Tall Tales and Worthy Quest(ion)s

Can we allow an ancient story to tell itself on its own terms?  Are we willing to invite a story’s images without insisting upon its meanings?  Can we meet the gaze of a story, assuring it with our questions that it has our attention and we are not furtively glancing beyond it?

Elijah would come regularly to the Bet Midrash/study house of Rabbi [Yehudah haNassi].  One day—it was Rosh Hodesh, the beginning of the new month—Rabbi waited for him but he didn’t come.  Later, he said to Elijah:  Why, sir, did you not come?  Elijah said:  Until I awakened Abraham, washed his hands and he prayed and then I laid him down again, the same for Isaac and then for Jacob [I ran out of time].  Rabbi said:  Why not wake them all at the same time?

Elijah said:  I reasoned that their prayer would be so powerful that it would bring the Messiah before his time.

Rabbi said to Elijah:  And are there those in this world who are like Abraham, Isaac and Jacob?  Elijah said:  There is Rabbi Hiyyah and his sons.  Rabbi decreed a fast [in order to plead for rain, urgently needed] and Rabbi Hiyyah and his sons were appointed to take the prayer leader’s podium [where Rabbi Hiyyah would lead, supported by his two sons].  Rabbi Hiyyah recited:  ‘Who causes the wind to blow’ and the wind gusted; He recited: ‘He causes the rain to fall’ and the rain came.  When he was about to recite: ‘He revives the dead,’ the world trembled.  They said in heaven:  Who has revealed mysteries in the world?  Others said:  It was Elijah.  They brought Elijah and whipped him with sixty flaming lashes.  Elijah, in the guise of a fiery bear, went into that prayer gathering and scattered them.  (Babylonian Baba Metzia 85b)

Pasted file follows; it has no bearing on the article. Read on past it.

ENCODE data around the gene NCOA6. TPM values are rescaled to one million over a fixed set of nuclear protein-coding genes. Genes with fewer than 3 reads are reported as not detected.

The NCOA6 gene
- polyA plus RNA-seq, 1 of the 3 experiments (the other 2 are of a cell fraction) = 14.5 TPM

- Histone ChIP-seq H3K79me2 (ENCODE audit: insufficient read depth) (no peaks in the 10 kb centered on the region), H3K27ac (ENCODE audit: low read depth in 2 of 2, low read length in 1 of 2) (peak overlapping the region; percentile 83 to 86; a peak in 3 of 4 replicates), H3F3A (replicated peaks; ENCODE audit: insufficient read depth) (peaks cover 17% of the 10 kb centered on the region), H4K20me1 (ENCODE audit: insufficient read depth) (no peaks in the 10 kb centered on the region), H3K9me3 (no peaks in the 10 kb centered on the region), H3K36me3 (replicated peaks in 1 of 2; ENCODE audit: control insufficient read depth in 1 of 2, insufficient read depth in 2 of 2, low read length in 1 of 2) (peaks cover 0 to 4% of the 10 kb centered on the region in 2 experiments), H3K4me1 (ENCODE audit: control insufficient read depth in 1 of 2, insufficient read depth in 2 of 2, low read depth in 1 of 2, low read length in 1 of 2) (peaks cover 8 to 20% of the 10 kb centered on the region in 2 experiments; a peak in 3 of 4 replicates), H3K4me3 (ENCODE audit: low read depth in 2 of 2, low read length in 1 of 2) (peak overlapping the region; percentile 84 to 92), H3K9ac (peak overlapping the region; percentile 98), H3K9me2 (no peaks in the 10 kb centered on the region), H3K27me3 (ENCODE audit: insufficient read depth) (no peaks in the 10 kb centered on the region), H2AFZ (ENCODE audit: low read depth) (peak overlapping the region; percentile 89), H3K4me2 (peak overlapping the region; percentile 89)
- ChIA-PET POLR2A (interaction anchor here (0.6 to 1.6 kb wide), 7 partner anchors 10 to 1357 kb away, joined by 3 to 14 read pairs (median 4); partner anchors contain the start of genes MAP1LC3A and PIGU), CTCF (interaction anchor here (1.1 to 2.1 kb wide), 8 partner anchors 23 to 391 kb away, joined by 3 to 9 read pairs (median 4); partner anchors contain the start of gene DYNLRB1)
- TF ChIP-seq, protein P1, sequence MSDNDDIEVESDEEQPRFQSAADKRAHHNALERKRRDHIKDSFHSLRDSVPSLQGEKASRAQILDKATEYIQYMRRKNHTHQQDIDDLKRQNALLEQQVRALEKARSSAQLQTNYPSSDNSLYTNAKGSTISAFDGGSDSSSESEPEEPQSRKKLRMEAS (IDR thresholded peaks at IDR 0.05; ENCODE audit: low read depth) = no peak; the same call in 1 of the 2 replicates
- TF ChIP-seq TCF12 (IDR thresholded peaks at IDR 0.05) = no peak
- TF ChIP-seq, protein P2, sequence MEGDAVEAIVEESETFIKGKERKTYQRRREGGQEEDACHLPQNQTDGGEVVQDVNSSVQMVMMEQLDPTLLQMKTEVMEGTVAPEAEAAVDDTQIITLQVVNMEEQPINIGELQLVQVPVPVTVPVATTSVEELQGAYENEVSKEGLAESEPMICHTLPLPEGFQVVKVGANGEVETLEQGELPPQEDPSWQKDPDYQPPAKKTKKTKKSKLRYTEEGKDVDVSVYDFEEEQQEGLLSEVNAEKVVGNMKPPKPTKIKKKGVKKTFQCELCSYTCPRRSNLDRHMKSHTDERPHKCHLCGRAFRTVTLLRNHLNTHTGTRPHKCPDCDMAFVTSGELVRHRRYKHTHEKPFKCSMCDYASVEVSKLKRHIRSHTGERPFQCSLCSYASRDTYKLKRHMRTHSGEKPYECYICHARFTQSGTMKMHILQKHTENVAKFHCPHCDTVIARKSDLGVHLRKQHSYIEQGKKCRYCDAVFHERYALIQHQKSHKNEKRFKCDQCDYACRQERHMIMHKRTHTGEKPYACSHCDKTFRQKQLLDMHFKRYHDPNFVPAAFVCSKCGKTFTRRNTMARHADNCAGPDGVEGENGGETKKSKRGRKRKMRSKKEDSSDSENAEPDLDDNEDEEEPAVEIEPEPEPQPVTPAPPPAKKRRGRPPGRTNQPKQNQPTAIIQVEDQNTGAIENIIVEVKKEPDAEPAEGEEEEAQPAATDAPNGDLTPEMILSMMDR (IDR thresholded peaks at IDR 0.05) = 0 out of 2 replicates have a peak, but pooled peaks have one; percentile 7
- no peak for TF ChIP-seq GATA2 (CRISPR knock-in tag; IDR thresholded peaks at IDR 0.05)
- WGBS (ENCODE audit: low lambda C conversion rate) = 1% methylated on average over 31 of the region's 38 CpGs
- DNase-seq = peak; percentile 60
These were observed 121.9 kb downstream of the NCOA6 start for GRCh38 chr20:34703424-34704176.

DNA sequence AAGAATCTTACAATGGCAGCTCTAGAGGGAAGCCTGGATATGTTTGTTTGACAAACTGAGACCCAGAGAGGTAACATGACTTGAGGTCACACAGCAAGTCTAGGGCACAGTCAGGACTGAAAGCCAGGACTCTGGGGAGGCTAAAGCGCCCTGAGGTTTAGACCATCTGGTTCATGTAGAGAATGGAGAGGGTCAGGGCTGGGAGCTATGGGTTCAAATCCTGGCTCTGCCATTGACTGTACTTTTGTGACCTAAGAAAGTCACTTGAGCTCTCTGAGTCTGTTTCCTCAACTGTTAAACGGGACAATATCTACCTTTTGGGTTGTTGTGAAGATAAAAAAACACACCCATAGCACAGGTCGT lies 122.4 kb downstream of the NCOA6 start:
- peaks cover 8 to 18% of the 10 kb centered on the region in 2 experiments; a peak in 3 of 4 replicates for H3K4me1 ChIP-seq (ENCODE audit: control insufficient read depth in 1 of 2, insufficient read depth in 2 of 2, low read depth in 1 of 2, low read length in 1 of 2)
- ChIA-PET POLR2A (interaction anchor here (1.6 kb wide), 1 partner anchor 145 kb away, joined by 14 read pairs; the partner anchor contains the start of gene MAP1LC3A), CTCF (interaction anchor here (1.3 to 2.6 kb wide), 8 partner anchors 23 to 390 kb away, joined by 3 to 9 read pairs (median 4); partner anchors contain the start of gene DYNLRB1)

Rabbi Yehudah certainly recognizes Elijah the Prophet.  Do others know him?  How is the atmosphere of the Bet Midrash, the study house, affected by the knowledge—or even the suspicion—that Elijah is present?  Why does Elijah come to learn regularly in the Bet Midrash?

Why do the story’s events focus on the celebration of the new month on the one hand and a fast day, declared to pray for rain urgently needed, on the other?

Elijah reports that prayer blurs the distinction between the living and dead.  With his help, Abraham, Isaac and Jacob rise to pray—at least at the celebration of the new month.  Does Elijah’s evidence continue to ring true:  that past lives are vital and powerful in the world of prayer, participating still?

Elijah lives among the ancestors, the descendants and the angels.  His stories deserve close attention.  We might listen to Elijah-talk as Rabbi Yehudah did—trying to discern its import and impact upon community prayer in a contemporary setting.  Does Elijah intend to provoke Rabbi Yehudah, his study partner, with “speculation” about what might happen if Abraham, Isaac and Jacob should pray all together?

What a powerful pair of study partners!  Elijah moves the ancestors themselves while Rabbi Yehudah seeks their like in the living community.  There are powerful, world-changing prayer leaders whom Rabbi Yehudah cannot identify by himself.  Without Elijah (who is punished for revealing them), how do we recognize prayer leaders with such special gifts?

The world responds twice to Rabbi Hiyyah, then trembles and hesitates.  Are some prayers only a rehearsal, a song until the moment is right?  And one more question for now:  What would have happened if the prayer community had not been scattered—just in time—by a fiery, bear-of-a-prophet?

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